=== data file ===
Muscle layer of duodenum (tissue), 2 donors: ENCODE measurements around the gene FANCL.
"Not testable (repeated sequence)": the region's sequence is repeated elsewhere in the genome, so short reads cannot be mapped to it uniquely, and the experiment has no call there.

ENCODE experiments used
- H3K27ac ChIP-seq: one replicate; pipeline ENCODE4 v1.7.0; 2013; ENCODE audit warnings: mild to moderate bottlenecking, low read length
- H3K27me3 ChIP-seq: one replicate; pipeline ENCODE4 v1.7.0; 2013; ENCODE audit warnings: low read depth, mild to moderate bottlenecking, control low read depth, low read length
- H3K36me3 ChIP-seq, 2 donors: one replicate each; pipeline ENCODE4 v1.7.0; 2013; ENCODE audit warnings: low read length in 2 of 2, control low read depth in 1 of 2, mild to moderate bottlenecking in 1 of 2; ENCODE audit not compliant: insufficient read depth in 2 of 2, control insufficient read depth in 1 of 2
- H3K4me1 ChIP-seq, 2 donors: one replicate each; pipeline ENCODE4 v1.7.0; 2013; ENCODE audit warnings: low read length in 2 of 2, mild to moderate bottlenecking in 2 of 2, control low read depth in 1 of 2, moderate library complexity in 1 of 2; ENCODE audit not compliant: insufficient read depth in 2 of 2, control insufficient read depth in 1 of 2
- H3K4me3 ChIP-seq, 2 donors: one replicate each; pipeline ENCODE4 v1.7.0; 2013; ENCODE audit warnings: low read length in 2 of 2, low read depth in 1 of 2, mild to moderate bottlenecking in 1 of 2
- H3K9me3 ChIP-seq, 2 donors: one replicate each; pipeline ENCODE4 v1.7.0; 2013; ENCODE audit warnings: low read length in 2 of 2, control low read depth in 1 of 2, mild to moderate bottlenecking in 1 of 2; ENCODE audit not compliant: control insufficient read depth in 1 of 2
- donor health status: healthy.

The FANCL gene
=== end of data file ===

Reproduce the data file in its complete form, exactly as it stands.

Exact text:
Muscle layer of duodenum (tissue), 2 donors: ENCODE measurements around the gene FANCL.
"Not testable (repeated sequence)": the region's sequence is repeated elsewhere in the genome, so short reads cannot be mapped to it uniquely, and the experiment has no call there.

ENCODE experiments used
- H3K27ac ChIP-seq: one replicate; pipeline ENCODE4 v1.7.0; 2013; ENCODE audit warnings: mild to moderate bottlenecking, low read length
- H3K27me3 ChIP-seq: one replicate; pipeline ENCODE4 v1.7.0; 2013; ENCODE audit warnings: low read depth, mild to moderate bottlenecking, control low read depth, low read length
- H3K36me3 ChIP-seq, 2 donors: one replicate each; pipeline ENCODE4 v1.7.0; 2013; ENCODE audit warnings: low read length in 2 of 2, control low read depth in 1 of 2, mild to moderate bottlenecking in 1 of 2; ENCODE audit not compliant: insufficient read depth in 2 of 2, control insufficient read depth in 1 of 2
- H3K4me1 ChIP-seq, 2 donors: one replicate each; pipeline ENCODE4 v1.7.0; 2013; ENCODE audit warnings: low read length in 2 of 2, mild to moderate bottlenecking in 2 of 2, control low read depth in 1 of 2, moderate library complexity in 1 of 2; ENCODE audit not compliant: insufficient read depth in 2 of 2, control insufficient read depth in 1 of 2
- H3K4me3 ChIP-seq, 2 donors: one replicate each; pipeline ENCODE4 v1.7.0; 2013; ENCODE audit warnings: low read length in 2 of 2, low read depth in 1 of 2, mild to moderate bottlenecking in 1 of 2
- H3K9me3 ChIP-seq, 2 donors: one replicate each; pipeline ENCODE4 v1.7.0; 2013; ENCODE audit warnings: low read length in 2 of 2, control low read depth in 1 of 2, mild to moderate bottlenecking in 1 of 2; ENCODE audit not compliant: control insufficient read depth in 1 of 2
- donor health status: healthy.

The FANCL gene